Well, now that the college basketball season is over, it is time to look forward to football season. FSU has a new head coach and Clemson will be a national title contender. NC State could be a top 20 team and Louisville will have to replace a Heisman Trophy winner.

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Wake Forest High School Wins Back to Back State Championships

Wake Forest went into the 4AA State Championship as the defending state champs but were not picked to win the game. Mallard Creek was 14-0 and a favorite to dethrone the Wake Forest Cougars. Most of those living in the Triangle area were confident Wake Forest was the best team in the state. Those in Charlotte have always felt superior with powerhouses such as Butler, Independence, Charlotte Catholic and Shelby.

As soon as the game began, it was quite obvious the game was going to be a defensive battle. The game was scoreless for three quarters before Wake Forest scored 21 points in the fourth quarter. With either team getting up by two scores, it was going to be an insurmountable lead. After the second touchdown in the 4th quarter, it was all said and done.

Now, heading into the 2018 season, one would imagine Wake Forest High School and Raleigh area teams will get more respect throughout the state. Even though they will be losing some important seniors, the program has become a viable top 5 team in the state for the years to come. What will be interesting in the next few years is if Heritage High can find a way to compete with Wake Forest High School. Heritage High as several ex NFL players as coaches which is very appealing to high school football players that have an option in attending Raleigh area high schools.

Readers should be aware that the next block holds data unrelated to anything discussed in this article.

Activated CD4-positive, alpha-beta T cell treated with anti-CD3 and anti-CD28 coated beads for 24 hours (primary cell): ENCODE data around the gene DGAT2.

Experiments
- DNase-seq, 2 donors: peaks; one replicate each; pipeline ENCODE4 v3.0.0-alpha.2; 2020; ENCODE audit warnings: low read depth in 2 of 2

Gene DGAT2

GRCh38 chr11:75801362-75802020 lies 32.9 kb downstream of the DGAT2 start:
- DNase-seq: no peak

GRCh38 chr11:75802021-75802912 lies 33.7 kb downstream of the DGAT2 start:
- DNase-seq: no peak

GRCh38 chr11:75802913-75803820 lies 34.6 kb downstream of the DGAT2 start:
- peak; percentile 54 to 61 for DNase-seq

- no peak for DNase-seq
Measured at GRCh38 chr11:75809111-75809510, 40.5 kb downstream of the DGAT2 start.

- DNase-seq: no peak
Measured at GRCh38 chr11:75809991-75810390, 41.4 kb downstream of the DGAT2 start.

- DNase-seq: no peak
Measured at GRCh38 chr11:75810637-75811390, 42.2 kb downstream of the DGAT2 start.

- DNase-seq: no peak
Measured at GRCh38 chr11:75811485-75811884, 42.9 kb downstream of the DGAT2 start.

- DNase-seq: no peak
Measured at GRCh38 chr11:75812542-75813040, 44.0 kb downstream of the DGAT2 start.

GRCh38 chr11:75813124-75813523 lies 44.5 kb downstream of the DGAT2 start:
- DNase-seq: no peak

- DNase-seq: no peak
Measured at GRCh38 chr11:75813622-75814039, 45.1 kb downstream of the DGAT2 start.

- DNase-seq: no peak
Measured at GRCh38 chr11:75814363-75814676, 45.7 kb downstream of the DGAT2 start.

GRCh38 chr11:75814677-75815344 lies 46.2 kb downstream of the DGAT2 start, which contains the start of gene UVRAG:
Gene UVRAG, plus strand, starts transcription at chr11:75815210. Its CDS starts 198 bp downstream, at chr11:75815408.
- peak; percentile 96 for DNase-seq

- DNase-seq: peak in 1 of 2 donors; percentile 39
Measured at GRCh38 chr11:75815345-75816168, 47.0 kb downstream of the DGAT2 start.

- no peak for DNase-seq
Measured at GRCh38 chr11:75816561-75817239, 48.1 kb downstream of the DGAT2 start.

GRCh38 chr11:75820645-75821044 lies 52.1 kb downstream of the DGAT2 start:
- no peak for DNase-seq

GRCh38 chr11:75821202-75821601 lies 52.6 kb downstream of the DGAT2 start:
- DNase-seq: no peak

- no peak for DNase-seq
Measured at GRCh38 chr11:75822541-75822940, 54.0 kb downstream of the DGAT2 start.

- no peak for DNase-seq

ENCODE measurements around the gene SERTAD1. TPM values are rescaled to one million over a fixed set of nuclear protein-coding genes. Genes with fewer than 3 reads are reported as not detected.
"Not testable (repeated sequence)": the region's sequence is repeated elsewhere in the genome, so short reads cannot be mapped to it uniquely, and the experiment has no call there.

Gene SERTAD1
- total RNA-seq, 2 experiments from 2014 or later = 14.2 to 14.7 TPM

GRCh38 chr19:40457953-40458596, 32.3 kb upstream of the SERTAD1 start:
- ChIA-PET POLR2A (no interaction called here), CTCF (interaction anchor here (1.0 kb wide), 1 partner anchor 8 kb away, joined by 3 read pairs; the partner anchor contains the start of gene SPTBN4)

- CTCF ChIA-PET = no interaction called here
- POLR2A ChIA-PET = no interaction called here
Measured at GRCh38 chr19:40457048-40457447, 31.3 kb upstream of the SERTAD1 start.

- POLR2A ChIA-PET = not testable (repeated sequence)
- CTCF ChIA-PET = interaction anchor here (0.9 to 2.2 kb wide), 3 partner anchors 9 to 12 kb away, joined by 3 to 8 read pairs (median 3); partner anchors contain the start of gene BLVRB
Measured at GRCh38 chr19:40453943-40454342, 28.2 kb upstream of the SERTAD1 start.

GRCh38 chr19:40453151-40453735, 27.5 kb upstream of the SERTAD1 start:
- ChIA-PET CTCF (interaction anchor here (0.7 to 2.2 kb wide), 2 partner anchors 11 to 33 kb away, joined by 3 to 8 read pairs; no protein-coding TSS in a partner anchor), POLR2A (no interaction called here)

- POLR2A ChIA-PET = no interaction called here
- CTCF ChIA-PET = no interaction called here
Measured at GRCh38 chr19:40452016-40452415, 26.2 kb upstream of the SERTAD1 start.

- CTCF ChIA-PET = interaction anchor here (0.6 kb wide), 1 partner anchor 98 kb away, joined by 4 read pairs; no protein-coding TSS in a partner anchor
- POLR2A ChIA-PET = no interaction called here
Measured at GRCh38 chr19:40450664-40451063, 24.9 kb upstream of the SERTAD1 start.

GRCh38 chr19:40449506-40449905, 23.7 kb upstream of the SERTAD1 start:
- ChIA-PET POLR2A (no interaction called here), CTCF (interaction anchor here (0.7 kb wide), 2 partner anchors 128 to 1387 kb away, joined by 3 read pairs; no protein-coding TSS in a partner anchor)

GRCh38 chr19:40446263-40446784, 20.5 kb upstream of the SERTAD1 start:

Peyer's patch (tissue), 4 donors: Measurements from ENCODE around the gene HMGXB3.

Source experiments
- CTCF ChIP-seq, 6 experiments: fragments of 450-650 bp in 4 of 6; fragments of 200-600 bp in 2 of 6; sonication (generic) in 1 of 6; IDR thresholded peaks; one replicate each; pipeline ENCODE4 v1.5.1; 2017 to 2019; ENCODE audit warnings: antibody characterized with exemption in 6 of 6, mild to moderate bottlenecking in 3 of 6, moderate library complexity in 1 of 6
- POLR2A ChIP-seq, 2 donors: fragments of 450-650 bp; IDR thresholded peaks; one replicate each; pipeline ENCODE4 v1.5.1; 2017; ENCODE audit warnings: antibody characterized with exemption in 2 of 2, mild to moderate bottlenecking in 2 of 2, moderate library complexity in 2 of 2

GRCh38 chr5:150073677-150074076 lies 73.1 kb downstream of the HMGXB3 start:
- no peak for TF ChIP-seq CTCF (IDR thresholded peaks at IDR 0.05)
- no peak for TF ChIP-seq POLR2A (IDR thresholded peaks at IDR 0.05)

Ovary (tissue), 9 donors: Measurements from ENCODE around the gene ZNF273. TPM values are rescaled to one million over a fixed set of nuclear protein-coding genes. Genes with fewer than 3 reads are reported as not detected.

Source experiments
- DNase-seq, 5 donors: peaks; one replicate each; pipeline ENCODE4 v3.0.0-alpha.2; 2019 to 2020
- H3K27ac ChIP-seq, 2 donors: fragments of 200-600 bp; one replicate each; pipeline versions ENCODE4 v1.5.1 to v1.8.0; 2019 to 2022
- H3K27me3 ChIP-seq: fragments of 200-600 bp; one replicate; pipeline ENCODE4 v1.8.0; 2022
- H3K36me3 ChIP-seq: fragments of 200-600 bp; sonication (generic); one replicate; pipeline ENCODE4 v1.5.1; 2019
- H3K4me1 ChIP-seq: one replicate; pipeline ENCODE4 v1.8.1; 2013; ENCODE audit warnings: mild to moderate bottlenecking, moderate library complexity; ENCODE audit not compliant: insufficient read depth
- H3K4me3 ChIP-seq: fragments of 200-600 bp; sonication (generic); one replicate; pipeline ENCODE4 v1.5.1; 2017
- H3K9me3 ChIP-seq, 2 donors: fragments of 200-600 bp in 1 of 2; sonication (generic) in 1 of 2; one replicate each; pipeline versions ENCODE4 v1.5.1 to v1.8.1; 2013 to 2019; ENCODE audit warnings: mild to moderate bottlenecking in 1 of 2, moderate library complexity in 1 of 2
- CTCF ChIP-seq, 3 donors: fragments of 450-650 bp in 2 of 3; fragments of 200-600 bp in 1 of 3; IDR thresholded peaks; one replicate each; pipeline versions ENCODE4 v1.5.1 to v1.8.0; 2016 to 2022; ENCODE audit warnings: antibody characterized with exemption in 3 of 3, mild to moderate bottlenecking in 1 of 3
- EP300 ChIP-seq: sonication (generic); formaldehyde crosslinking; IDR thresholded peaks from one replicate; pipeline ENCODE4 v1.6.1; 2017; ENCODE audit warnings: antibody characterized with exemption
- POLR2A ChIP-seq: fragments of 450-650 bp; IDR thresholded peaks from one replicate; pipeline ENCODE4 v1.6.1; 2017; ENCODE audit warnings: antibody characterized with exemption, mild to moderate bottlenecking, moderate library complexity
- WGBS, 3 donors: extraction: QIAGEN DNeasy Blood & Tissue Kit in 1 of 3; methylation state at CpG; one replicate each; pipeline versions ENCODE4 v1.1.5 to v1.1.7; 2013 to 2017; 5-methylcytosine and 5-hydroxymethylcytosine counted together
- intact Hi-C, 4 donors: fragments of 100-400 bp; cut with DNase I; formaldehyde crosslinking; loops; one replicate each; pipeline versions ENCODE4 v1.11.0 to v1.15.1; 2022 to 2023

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We will keep a close eye on how the Triangle rankings adjust in 2018. If Wake Forest High School is not #1 after winning back to back state championships something is very wrong.

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Should the Big 12 Champion Get in the CFP?

As I write this Oklahoma is beating TCU 31-14 just before halftime in what is essentially the Big 12 Championship game. Well, not really. Unlike the rest of the country, the Big 12 does not have a true championship game. It is the only power conference in which the champion is crowned in the regular season. It is also the case that the Big 12 is, by far and away, the weakest conference when it comes to defense. Even the PAC-12 cannot claim that honor. So, should the Big 12 champion get in the College Football Playoff?

In years past, we have argued the Big 10 champion was going to lay an egg in the CFP and that came to fruition. We won’t rag on the Big 10 in this post; it is the Big 12 that should now be called out. If Oklahoma goes on to win the game against TCU and ends up with one loss this season, they are almost guaranteed a spot in the College Football Playoff. Unfortunately, there is a good chance they will play another non competitive game in the semifinal.

Two years ago Clemson handled Oklahoma in the semifinal game before losing to Alabama in the championship. Last year the committee selected Ohio State and Washington over the Big 12 champion and both of those schools were manhandled in the College Football Playoff.

The concern with the Big 12 is not athletes, it is defense. In the first half of the TCU vs Oklahoma game there have been dozens of missed tackles and blown coverages. It is like the old NCAA Football game on Playstation. Let the team score so you can get the ball back with more than a minute on the clock. The winner of the Big 12 will not be playing another weak Big 12 defense when they get in the CFP.

If the committee really wants the four best teams in the country in the playoff they will have to consider leaving the Big 12 champion out. There is still a very strong case for two ACC teams vs two SEC teams in the CFP. If we want to see the best matchups and the best football in the CFP we will not put Oklahoma against the ACC or SEC champion. One would argue Oklahoma is never out of the game but they may never be in it if the defense we are currently watching is on the field.